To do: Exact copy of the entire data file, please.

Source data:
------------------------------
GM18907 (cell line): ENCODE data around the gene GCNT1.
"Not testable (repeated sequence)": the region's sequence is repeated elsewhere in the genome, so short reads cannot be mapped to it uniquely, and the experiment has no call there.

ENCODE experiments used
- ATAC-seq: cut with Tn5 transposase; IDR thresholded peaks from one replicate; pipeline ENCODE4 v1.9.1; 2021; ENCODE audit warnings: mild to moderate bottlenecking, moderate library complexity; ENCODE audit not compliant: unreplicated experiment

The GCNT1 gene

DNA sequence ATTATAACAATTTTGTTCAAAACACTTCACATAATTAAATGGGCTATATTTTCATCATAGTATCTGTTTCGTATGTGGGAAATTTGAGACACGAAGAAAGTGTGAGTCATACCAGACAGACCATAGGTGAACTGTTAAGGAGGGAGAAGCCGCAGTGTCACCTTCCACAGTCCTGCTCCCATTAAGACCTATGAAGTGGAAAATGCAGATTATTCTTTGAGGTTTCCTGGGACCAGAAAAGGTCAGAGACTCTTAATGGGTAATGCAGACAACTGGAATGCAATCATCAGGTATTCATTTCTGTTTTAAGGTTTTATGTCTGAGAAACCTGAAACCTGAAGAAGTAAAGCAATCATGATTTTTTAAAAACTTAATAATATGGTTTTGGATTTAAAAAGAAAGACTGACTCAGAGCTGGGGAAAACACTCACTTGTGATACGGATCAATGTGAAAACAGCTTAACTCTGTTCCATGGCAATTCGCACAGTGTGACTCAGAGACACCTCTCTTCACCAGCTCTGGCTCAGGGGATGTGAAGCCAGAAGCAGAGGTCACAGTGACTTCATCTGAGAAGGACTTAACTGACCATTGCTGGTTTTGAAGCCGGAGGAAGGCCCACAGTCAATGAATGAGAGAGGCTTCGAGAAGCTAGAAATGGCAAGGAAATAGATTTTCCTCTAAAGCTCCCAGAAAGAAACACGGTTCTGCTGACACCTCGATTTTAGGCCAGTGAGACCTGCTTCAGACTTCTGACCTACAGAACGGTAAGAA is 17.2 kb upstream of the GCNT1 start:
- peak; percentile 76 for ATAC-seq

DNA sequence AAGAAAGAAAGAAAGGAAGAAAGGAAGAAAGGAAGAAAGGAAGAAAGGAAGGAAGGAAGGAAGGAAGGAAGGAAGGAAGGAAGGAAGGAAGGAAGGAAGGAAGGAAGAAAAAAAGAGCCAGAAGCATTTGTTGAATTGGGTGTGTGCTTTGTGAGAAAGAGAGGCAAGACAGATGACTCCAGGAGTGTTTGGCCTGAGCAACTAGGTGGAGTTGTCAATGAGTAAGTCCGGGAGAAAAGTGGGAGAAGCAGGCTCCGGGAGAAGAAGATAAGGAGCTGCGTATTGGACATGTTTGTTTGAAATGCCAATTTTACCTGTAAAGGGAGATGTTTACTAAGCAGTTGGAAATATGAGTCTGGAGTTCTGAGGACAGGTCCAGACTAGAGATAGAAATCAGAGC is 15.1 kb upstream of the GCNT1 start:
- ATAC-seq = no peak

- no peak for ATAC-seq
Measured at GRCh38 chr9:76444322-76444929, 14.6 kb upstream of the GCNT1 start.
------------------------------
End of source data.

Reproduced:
GM18907 (cell line): ENCODE data around the gene GCNT1.
"Not testable (repeated sequence)": the region's sequence is repeated elsewhere in the genome, so short reads cannot be mapped to it uniquely, and the experiment has no call there.

ENCODE experiments used
- ATAC-seq: cut with Tn5 transposase; IDR thresholded peaks from one replicate; pipeline ENCODE4 v1.9.1; 2021; ENCODE audit warnings: mild to moderate bottlenecking, moderate library complexity; ENCODE audit not compliant: unreplicated experiment

The GCNT1 gene

DNA sequence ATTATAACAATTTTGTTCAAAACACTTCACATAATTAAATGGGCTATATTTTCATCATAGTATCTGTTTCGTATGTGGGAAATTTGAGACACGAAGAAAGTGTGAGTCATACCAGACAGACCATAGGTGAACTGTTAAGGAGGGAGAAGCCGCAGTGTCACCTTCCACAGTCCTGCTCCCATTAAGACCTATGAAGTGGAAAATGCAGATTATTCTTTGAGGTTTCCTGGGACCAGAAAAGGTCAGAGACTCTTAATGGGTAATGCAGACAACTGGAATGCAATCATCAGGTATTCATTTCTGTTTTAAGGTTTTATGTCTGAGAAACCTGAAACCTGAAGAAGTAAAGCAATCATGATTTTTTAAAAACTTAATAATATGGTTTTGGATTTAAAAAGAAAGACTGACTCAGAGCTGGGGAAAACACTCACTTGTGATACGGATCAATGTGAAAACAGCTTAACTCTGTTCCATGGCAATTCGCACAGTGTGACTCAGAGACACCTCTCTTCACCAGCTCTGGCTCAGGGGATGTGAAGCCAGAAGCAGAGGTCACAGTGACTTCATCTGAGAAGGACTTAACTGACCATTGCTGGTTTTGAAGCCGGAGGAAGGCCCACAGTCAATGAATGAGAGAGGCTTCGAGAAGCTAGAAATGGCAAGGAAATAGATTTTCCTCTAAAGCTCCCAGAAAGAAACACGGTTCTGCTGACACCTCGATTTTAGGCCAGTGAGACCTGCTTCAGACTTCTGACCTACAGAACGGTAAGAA is 17.2 kb upstream of the GCNT1 start:
- peak; percentile 76 for ATAC-seq

DNA sequence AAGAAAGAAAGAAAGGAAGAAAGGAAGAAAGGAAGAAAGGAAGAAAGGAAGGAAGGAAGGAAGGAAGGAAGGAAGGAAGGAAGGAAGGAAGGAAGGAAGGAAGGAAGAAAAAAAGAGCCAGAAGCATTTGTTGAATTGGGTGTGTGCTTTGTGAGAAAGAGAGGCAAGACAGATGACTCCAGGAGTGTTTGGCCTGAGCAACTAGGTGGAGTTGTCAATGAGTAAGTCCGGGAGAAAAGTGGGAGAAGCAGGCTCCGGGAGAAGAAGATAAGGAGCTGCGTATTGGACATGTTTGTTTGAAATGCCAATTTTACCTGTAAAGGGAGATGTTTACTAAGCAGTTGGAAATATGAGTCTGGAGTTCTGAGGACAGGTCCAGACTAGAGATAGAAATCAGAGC is 15.1 kb upstream of the GCNT1 start:
- ATAC-seq = no peak

- no peak for ATAC-seq
Measured at GRCh38 chr9:76444322-76444929, 14.6 kb upstream of the GCNT1 start.